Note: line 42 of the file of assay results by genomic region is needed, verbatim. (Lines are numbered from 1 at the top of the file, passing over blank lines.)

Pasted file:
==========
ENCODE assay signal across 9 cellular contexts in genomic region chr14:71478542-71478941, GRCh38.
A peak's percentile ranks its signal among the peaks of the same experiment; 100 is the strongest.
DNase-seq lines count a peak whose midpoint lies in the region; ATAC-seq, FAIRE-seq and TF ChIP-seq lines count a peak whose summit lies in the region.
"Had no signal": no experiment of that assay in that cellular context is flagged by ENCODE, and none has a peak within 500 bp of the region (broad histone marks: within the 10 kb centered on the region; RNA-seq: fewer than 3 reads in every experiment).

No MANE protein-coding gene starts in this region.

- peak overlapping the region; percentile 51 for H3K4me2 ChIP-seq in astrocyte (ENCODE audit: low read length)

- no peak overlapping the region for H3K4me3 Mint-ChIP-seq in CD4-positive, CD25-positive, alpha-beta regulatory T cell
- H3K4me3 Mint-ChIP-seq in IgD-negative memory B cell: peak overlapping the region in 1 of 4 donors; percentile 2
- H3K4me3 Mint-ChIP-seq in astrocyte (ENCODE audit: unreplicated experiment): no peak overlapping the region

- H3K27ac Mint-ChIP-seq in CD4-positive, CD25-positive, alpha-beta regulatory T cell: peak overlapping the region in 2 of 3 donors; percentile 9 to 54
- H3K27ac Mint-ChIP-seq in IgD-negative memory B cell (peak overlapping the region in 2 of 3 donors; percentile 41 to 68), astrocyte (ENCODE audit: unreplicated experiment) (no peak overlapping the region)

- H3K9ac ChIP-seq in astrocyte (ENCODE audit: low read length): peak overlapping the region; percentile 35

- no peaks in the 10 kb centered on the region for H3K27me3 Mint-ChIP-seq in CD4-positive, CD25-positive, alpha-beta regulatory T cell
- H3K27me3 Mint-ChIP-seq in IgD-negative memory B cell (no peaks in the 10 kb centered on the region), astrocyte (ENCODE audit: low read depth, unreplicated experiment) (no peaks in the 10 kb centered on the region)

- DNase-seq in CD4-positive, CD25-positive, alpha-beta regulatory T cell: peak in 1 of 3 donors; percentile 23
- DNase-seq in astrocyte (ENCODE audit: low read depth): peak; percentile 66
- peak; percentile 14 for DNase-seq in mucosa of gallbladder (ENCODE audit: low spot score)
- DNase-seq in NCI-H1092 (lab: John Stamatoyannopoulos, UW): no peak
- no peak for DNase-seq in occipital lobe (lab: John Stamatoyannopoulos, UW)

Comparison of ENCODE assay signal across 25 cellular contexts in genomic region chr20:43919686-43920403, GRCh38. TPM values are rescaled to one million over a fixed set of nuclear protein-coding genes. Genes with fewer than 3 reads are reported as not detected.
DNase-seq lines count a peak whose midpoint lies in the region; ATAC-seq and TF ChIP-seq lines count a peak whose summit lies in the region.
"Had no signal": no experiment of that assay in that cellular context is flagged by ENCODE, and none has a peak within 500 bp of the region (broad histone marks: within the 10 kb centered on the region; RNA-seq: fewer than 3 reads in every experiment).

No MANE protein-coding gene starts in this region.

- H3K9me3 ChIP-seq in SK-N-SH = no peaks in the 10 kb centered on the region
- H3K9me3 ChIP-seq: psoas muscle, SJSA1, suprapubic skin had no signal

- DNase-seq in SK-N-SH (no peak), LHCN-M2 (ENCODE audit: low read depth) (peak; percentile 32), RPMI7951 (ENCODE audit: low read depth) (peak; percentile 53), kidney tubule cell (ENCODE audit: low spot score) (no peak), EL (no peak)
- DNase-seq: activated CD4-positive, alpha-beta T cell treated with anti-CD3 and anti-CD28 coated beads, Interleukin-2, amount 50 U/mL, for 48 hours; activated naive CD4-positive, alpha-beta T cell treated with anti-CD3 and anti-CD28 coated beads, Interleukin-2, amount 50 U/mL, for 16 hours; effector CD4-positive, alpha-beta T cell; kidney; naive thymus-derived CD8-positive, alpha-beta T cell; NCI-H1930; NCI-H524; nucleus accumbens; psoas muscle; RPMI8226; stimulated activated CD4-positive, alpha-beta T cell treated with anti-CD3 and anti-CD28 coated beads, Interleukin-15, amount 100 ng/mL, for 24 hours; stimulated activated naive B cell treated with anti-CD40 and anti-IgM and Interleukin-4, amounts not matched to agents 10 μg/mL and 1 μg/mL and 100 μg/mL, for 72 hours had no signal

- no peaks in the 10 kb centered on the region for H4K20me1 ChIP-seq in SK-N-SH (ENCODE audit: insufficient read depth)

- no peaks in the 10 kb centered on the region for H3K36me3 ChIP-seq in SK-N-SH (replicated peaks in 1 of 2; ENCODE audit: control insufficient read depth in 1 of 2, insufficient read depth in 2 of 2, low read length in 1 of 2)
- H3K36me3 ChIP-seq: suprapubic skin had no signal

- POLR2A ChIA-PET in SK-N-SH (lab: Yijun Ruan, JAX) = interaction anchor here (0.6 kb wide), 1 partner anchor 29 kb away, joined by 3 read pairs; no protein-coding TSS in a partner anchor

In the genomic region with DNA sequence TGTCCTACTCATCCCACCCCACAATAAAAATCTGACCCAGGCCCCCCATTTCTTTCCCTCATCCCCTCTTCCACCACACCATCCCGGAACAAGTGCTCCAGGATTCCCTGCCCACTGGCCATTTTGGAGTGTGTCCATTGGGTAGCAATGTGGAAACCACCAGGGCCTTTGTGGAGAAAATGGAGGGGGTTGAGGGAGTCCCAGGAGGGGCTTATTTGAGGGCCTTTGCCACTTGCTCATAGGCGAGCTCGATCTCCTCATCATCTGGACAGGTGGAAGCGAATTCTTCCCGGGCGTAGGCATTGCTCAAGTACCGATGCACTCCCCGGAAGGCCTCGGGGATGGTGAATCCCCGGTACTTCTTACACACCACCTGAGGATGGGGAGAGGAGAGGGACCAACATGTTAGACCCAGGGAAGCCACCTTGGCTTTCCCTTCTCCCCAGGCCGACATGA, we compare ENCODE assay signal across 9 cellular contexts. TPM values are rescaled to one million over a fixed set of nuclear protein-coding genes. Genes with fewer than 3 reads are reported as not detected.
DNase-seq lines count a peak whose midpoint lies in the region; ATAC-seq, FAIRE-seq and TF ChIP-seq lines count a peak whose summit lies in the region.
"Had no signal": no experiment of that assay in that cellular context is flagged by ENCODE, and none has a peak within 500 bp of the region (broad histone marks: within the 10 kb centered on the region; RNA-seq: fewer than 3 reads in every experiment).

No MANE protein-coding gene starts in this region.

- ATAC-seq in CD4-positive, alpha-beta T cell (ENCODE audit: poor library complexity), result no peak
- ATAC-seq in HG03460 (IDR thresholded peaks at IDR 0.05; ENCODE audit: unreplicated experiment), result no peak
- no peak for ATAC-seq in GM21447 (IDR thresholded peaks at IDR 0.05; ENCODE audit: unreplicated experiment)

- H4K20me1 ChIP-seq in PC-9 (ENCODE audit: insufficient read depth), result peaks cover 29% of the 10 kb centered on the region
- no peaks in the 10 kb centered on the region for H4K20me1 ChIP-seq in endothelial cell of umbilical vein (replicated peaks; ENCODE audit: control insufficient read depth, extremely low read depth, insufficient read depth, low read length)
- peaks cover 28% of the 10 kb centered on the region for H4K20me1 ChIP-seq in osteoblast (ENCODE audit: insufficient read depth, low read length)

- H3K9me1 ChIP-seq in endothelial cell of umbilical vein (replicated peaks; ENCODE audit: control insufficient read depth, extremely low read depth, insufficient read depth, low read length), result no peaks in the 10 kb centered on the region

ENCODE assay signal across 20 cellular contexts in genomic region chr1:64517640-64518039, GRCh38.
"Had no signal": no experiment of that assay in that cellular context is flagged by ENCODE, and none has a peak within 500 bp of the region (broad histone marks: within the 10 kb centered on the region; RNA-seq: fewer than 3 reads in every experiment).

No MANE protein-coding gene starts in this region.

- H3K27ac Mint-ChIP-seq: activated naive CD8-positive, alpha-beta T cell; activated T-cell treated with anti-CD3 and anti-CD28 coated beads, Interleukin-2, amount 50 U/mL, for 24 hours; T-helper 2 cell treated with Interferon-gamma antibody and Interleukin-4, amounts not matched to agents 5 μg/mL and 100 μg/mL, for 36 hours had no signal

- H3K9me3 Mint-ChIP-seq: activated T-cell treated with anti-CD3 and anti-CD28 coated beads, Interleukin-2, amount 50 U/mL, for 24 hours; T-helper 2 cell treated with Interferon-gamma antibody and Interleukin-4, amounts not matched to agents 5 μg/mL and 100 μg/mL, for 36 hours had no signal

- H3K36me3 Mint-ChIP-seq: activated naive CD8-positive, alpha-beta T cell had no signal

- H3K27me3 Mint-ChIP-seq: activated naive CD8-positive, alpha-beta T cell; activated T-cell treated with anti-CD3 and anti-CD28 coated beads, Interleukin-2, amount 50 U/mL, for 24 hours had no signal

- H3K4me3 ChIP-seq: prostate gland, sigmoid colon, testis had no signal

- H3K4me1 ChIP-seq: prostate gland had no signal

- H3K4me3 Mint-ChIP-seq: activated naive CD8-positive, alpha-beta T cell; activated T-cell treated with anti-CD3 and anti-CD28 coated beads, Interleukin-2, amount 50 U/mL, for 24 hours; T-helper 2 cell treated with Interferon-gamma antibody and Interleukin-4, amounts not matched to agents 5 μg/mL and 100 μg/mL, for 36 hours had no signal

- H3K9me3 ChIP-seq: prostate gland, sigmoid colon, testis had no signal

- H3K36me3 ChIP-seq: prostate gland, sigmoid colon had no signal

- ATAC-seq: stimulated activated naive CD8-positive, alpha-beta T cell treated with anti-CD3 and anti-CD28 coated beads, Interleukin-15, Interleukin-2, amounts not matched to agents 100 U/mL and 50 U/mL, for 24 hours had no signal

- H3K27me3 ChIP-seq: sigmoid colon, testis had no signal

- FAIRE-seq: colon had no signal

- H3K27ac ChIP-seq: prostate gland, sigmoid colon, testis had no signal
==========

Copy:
- H3K9me1 ChIP-seq in endothelial cell of umbilical vein (replicated peaks; ENCODE audit: control insufficient read depth, extremely low read depth, insufficient read depth, low read length), result no peaks in the 10 kb centered on the region